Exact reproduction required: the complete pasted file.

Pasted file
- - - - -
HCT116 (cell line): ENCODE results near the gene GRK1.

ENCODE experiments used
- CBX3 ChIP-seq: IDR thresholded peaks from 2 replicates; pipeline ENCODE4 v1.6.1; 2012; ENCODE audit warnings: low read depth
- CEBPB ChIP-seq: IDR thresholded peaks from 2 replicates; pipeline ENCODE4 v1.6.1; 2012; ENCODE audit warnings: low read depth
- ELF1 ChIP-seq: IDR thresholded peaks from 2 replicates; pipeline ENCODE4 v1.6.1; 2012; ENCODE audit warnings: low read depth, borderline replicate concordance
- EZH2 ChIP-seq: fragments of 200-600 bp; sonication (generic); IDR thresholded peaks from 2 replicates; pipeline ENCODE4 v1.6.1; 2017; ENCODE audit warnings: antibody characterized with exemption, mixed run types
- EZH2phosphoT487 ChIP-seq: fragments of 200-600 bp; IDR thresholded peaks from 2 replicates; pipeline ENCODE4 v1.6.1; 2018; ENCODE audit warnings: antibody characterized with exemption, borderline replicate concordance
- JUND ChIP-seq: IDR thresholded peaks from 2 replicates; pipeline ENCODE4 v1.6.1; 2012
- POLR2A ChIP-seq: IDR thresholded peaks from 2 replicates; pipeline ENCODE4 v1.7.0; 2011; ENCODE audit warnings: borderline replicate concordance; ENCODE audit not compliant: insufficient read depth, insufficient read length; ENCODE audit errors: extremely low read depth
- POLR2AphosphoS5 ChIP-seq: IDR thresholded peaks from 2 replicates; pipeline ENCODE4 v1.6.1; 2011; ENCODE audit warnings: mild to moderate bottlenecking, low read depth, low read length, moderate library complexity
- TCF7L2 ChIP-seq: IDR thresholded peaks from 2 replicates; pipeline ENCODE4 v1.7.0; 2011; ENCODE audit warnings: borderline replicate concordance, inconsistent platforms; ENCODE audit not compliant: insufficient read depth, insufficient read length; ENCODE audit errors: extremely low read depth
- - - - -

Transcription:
HCT116 (cell line): ENCODE results near the gene GRK1.

ENCODE experiments used
- CBX3 ChIP-seq: IDR thresholded peaks from 2 replicates; pipeline ENCODE4 v1.6.1; 2012; ENCODE audit warnings: low read depth
- CEBPB ChIP-seq: IDR thresholded peaks from 2 replicates; pipeline ENCODE4 v1.6.1; 2012; ENCODE audit warnings: low read depth
- ELF1 ChIP-seq: IDR thresholded peaks from 2 replicates; pipeline ENCODE4 v1.6.1; 2012; ENCODE audit warnings: low read depth, borderline replicate concordance
- EZH2 ChIP-seq: fragments of 200-600 bp; sonication (generic); IDR thresholded peaks from 2 replicates; pipeline ENCODE4 v1.6.1; 2017; ENCODE audit warnings: antibody characterized with exemption, mixed run types
- EZH2phosphoT487 ChIP-seq: fragments of 200-600 bp; IDR thresholded peaks from 2 replicates; pipeline ENCODE4 v1.6.1; 2018; ENCODE audit warnings: antibody characterized with exemption, borderline replicate concordance
- JUND ChIP-seq: IDR thresholded peaks from 2 replicates; pipeline ENCODE4 v1.6.1; 2012
- POLR2A ChIP-seq: IDR thresholded peaks from 2 replicates; pipeline ENCODE4 v1.7.0; 2011; ENCODE audit warnings: borderline replicate concordance; ENCODE audit not compliant: insufficient read depth, insufficient read length; ENCODE audit errors: extremely low read depth
- POLR2AphosphoS5 ChIP-seq: IDR thresholded peaks from 2 replicates; pipeline ENCODE4 v1.6.1; 2011; ENCODE audit warnings: mild to moderate bottlenecking, low read depth, low read length, moderate library complexity
- TCF7L2 ChIP-seq: IDR thresholded peaks from 2 replicates; pipeline ENCODE4 v1.7.0; 2011; ENCODE audit warnings: borderline replicate concordance, inconsistent platforms; ENCODE audit not compliant: insufficient read depth, insufficient read length; ENCODE audit errors: extremely low read depth